Malaysia's Pakatan Harapan (PH) government faces another litmus test at the ballot box this Saturday, as its ally Parti Warisan Sabah takes on former ruling coalition Barisan Nasional (BN) in a by-election marked by issues of immigration and economic development.
The key block of votes in this straight fight lies with the indigenous Kadazandusun Murut community, which forms 25 per cent of the electorate in the Kimanis parliamentary ward.
"Critical to this group is the migrant issue," said Dr Arnold Puyok, an academic at Universiti Malaysia Sarawak.
Warisan has the advantage of controlling Sabah's state government and its resources, but it has run into hot water over an immigration document Malaysia's federal government plans to issue in June.
The Sabah Temporary Pass (PSS) is intended to streamline and improve how the authorities document migrants in the state by replacing the three existing passes issued by different agencies.
BN politicians have, however, seized on long-held fears among Sabahans over the influx of largely Muslim illegal immigrants to their state, by saying the new document encourages these immigrants to stay on and eventually apply for citizenship.
"No matter how hard Warisan is trying to allay public fears over the PSS, the sentiment is that a substantial number of Sabahans are not convinced that it is an effective strategy to solve the problems of illegals in Sabah," said Dr Arnold.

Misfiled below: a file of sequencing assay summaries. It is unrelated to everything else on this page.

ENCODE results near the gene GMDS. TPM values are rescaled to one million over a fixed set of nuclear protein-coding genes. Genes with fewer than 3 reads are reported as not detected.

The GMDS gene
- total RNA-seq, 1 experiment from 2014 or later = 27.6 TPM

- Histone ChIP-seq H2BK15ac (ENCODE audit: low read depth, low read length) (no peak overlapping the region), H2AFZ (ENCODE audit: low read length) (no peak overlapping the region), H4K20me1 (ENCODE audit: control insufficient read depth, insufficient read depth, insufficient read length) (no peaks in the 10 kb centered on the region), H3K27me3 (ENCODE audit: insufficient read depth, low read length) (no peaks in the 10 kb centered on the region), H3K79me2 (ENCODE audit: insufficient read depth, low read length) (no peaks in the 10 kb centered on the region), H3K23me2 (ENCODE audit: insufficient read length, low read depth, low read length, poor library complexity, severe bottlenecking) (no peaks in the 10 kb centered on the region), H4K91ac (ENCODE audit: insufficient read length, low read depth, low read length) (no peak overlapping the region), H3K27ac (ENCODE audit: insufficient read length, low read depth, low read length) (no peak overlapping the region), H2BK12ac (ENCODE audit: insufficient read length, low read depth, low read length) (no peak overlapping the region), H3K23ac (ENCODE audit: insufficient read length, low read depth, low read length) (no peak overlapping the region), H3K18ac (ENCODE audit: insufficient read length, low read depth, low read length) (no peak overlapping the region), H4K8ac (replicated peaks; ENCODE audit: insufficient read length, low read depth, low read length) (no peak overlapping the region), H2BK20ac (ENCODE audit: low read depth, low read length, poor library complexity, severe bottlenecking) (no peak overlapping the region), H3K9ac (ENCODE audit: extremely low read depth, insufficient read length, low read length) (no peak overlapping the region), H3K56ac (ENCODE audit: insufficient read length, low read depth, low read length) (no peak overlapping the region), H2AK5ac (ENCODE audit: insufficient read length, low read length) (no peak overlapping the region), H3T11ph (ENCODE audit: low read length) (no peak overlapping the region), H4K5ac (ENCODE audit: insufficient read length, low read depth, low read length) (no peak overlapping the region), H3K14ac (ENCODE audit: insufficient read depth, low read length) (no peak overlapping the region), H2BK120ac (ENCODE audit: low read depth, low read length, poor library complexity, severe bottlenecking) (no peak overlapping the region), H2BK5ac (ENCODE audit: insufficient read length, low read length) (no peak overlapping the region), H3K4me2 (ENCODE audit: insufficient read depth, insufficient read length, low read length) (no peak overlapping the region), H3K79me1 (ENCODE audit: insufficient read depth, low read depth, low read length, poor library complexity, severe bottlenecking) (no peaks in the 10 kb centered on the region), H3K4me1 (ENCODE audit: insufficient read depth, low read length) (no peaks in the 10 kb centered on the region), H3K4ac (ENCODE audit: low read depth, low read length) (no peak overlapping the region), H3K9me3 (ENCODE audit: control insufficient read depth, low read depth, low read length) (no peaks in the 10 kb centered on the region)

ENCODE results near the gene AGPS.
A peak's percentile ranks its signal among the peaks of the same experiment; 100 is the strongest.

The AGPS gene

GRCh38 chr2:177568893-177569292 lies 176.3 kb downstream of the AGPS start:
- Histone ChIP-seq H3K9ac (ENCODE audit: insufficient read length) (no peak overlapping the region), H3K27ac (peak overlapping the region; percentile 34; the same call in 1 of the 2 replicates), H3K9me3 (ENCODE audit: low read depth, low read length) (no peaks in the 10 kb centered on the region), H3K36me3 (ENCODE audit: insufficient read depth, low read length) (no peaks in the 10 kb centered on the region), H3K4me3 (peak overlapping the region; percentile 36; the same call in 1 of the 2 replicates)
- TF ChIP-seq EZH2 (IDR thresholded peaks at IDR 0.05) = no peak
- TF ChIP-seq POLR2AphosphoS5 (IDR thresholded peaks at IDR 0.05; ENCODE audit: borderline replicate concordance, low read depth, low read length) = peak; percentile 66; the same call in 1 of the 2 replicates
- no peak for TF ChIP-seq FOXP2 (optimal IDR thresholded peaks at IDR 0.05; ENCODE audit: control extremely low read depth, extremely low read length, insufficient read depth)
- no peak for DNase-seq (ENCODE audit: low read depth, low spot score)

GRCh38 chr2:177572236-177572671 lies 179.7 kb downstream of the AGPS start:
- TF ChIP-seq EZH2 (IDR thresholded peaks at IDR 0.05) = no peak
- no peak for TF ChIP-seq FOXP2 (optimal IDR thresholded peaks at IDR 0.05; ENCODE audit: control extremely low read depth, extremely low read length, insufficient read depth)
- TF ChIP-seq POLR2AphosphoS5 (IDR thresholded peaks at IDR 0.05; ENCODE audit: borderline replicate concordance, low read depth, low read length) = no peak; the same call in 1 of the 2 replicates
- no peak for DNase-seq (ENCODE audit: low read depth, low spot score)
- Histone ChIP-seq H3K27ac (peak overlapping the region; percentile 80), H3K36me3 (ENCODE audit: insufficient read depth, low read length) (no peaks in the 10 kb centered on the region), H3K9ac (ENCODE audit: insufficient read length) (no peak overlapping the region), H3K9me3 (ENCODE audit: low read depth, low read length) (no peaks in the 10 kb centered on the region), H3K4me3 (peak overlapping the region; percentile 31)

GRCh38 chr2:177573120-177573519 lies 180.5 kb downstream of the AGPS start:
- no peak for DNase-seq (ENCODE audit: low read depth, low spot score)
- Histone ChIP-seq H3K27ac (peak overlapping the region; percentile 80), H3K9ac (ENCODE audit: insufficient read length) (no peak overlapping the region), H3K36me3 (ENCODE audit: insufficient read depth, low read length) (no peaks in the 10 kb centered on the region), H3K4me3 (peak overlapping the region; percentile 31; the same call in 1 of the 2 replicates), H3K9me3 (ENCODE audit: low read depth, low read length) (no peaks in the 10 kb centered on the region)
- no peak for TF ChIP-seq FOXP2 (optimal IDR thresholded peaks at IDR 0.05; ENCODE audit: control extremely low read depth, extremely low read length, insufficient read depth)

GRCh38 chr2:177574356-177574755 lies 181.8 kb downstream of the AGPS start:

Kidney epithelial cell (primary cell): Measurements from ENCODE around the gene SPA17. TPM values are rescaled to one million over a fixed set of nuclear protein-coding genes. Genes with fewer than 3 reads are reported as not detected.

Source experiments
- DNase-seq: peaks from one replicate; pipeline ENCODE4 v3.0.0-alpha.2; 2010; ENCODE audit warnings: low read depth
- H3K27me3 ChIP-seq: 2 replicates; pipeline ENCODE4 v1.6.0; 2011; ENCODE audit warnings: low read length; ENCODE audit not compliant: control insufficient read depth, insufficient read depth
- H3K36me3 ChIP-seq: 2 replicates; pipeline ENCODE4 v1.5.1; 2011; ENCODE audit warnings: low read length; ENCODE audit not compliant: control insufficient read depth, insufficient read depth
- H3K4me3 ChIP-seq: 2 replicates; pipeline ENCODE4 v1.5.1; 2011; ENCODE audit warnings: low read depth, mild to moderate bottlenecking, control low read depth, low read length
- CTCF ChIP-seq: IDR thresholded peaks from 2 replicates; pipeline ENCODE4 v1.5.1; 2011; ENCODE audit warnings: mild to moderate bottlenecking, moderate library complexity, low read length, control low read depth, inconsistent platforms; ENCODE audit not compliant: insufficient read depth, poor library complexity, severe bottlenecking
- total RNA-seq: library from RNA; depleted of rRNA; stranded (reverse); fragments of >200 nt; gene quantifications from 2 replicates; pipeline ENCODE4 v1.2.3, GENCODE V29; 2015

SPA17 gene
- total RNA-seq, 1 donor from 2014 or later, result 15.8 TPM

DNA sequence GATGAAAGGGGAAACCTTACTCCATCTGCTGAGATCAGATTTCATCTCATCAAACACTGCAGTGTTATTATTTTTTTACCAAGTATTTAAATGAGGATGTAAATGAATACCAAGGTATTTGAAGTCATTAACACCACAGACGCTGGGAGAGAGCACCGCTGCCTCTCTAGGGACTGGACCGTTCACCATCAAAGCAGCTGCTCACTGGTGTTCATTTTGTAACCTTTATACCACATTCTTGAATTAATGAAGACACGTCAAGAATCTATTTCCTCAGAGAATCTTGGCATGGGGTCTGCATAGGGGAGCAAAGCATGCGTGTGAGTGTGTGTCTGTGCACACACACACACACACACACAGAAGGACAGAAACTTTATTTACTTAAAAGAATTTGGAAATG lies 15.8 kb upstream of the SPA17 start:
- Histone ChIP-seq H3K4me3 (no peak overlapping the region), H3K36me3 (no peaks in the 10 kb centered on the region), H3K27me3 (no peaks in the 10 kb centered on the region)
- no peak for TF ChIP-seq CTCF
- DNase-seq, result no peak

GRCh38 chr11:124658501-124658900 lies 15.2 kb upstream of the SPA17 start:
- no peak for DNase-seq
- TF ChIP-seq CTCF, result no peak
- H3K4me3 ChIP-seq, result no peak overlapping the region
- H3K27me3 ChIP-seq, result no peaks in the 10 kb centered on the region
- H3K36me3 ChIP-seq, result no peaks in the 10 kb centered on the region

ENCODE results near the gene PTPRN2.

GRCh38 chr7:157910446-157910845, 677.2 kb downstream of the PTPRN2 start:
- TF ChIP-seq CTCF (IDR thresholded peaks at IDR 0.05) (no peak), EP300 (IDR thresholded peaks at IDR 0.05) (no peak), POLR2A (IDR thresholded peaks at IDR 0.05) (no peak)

POLITICALLY STRATEGIC STATE
Number of the country's lawmakers that Sabah contributes to the 222-seat Parliament.
Sabah is a politically strategic state as it contributes 25 of the country's lawmakers in the 222-seat Parliament.
At the last general election in May 2018, BN won 10 seats in Sabah but this count was whittled down to just one seat when its MPs defected to other parties after it lost the general election.
PH and its ally Warisan gained from these defections, and have a total of 20 MPs from Sabah between them.
A win for BN this Saturday, however, would add to the four by-elections it has won over the last year, and bolster its chances at the next general election.
But it will be a tough fight to win over Kimanis' nearly 30,000 voters, who are also angry that promised infrastructure, like better drainage and street lights, for their rural town just 55km from state capital Kota Kinabalu, has been slow in coming.
Warisan's campaign has been spearheaded by Sabah Chief Minister Shafie Apdal, with Parti Keadilan Rakyat (PKR) president Anwar Ibrahim stumping for Mr Karim on Tuesday. PKR is one of the four member parties of PH.
"This is the time for us to make the decision which can benefit our fate and future," Datuk Seri Anwar said, urging voters to continue placing hopes on Warisan to develop Sabah.
Meanwhile, former prime minister Najib Razak showed up in Kimanis twice during the BN campaign.
Last weekend, Najib called Mr Karim an "old horse" and questioned the former Umno assemblyman's contribution as a politician.
The Kimanis seat fell vacant in December after the court nullified the May 2018 election result for electoral process discrepancies and non-compliance of election laws.
Former Umno minister Anifah Aman had then won the seat by just 156 votes over Warisan's Mr Karim.